In 2010, 60 Minutes broadcast a segment about Newton, IA, and its struggling businesses. The town was in an extended depression – leveled not only by the recession, but the shuttering three years earlier of the Maytag factory, the town’s largest employer. Dave McNeer, owner of distributor Maxim Advertising, spoke candidly on camera about his businesses’ struggles: shaving his workforce in half, watching his clientele shrivel up, appealing to the banks only to be turned away.
After the special aired, McNeer’s phone “blew up,” but not one single politician reached out to him. Someone else did: Michael Cohen, executive vice president and special counsel for Donald Trump. “He said he and Mr. Trump were watching 60 Minutes last night and really felt bad about what happened to the community and the loss of jobs,” McNeer recalls, “and wanted to know what they could do to help.”
Certainly McNeer could have used some. Maxim Advertising was started in 1984, and McNeer built the business on the back of Maytag, beating out other distributors to win the favor of the appliance giant. At one point, McNeer had 22 employees and did three-quarters of his business with the washer and dryer manufacturer. Maytag was purchased by Whirlpool in 2005, but even before then McNeer realized relying so much on one client wasn’t tenable. It didn’t matter. When Whirlpool closed the Newton factory (moving many of the jobs to Mexico), McNeer lost a third of his business, and his local buyers soon followed. “Overnight we lost half of our business,” McNeer says.
The phone call from Trump was an unexpected surprise, and McNeer didn’t know what to expect. Cohen set up McNeer with a few contacts and Trump’s hospitality arm contracted Maxim for some work. Then, in the spring of 2015, a political friend invited McNeer to the Iowa state house, where Trump was making an appearance. McNeer introduced himself and thanked Trump. “He stopped in his tracks,” says McNeer, “and I have a great picture of it, and he pointed both fingers at me and said ‘Hey, I remember you.’” McNeer recalls that Trump pointed at Chuck Laudner, his top Iowa political operative, and said, “‘Make sure you guys exchange cards, cause if I ever do run [for President], I want this guy doing stuff for us.’”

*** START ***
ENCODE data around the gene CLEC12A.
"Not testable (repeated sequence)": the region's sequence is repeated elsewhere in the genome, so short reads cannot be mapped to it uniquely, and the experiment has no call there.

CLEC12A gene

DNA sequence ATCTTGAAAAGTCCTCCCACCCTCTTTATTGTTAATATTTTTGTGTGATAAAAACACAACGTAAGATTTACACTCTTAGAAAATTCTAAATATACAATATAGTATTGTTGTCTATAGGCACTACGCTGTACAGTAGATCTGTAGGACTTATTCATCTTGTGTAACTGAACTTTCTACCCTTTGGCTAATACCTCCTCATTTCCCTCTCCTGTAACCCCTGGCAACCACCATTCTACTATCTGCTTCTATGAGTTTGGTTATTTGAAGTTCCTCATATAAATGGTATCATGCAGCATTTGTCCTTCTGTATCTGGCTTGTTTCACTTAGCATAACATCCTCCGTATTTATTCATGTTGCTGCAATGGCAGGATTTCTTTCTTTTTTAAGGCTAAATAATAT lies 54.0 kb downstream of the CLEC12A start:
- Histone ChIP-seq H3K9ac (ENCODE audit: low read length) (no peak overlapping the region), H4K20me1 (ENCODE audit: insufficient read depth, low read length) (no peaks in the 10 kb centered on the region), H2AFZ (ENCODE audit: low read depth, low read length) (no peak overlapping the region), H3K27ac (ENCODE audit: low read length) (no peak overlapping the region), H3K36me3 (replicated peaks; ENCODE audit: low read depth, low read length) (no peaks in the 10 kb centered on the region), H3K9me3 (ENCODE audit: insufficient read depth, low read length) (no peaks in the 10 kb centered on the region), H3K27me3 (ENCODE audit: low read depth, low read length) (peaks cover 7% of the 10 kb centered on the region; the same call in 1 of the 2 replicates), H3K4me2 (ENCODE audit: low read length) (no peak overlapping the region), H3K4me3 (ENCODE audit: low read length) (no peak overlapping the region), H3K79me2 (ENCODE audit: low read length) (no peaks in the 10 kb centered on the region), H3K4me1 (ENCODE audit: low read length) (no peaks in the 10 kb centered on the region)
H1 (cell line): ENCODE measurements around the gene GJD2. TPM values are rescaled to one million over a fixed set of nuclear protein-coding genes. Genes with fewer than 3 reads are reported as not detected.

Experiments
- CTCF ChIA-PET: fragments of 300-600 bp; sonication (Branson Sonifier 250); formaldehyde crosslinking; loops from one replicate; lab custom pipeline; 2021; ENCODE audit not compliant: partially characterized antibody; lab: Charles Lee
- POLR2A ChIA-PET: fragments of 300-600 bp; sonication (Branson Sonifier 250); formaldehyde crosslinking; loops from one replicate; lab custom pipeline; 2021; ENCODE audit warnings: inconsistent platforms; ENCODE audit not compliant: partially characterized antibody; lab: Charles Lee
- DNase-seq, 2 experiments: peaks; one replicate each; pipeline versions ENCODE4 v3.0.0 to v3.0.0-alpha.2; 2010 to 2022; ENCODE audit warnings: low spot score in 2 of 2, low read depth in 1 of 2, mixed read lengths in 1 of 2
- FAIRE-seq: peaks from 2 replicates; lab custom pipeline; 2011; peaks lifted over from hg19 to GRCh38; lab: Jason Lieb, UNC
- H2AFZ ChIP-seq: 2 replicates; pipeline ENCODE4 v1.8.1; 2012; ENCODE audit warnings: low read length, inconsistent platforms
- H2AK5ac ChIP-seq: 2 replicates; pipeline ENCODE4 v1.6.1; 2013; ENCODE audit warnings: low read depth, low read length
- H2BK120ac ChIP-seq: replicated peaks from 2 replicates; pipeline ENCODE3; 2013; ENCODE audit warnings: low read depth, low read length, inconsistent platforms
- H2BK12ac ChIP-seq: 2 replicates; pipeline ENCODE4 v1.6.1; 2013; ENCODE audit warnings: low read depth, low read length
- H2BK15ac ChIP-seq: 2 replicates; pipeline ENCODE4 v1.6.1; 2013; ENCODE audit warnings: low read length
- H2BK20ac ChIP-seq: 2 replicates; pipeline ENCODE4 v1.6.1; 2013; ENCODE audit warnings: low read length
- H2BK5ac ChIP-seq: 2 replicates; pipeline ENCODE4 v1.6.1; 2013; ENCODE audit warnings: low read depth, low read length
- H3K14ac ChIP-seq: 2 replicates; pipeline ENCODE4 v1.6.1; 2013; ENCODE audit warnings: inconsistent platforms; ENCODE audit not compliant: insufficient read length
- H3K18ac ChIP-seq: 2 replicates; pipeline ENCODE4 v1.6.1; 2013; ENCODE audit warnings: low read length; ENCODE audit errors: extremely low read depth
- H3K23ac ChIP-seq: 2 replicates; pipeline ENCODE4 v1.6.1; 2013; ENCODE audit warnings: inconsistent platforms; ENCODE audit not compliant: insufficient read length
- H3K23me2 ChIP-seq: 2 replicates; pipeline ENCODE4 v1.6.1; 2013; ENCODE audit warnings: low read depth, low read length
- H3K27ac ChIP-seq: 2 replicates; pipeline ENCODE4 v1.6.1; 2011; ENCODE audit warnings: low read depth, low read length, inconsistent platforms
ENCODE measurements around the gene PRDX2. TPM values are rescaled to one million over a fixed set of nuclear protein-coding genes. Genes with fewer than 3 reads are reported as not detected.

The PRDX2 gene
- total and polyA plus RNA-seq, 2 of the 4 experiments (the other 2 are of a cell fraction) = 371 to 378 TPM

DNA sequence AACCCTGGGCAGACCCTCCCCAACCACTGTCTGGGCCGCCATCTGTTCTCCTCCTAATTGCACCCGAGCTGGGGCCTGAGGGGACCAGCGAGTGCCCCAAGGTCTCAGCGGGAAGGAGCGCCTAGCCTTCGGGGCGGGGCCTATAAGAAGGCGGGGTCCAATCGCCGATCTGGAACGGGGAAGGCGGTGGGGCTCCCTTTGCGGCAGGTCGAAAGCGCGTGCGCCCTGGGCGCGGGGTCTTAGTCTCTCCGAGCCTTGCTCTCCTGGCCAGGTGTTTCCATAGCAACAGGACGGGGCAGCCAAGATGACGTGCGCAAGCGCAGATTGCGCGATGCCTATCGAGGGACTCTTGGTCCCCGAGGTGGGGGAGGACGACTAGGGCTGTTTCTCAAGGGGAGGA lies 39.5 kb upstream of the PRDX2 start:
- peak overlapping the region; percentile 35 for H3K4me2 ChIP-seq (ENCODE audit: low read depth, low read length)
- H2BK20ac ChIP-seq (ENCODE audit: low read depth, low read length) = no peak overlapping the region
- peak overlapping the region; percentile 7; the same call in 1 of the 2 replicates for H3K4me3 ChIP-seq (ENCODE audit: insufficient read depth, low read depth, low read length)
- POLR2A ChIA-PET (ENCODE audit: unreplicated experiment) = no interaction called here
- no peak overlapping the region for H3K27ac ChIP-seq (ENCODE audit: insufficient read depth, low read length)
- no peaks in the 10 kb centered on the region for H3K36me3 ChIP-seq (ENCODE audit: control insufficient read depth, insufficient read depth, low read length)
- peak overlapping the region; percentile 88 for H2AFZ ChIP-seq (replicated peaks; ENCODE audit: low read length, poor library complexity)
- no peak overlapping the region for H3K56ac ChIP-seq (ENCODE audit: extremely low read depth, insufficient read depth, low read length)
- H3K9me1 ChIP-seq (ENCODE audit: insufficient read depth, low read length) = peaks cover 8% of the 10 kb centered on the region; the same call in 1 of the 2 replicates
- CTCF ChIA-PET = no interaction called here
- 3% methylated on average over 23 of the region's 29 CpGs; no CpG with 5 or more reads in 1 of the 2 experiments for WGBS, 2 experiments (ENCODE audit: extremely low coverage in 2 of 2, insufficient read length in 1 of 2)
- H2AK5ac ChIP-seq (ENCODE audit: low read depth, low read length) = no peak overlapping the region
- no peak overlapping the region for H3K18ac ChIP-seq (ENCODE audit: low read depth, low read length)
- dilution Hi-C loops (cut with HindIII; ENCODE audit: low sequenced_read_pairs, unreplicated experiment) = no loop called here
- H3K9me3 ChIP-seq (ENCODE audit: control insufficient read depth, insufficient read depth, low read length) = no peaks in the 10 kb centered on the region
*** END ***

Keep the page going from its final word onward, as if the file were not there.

The Republican frontrunner made good on that promise a few months later, when his team contacted McNeer and asked him to produce signage and buttons in mere days for when Trump declared his candidacy. McNeer was also asked to appear at Trump’s first campaign stop in Iowa and talk about his story as a recovering business.
Since then, Maxim Advertising has produced a host of items for Trump’s campaign, including knit caps, buttons, T-shirts, rally signs and more (all Made in the USA, of course). In total, McNeer has done six figures of business with the Trump campaign. “He never offered us money, but he offered us opportunity, and that’s much more than a check can do,” says McNeer, who kept contacts in the appliance industry but is now looking to expand his political work. “I really think it was genuine.”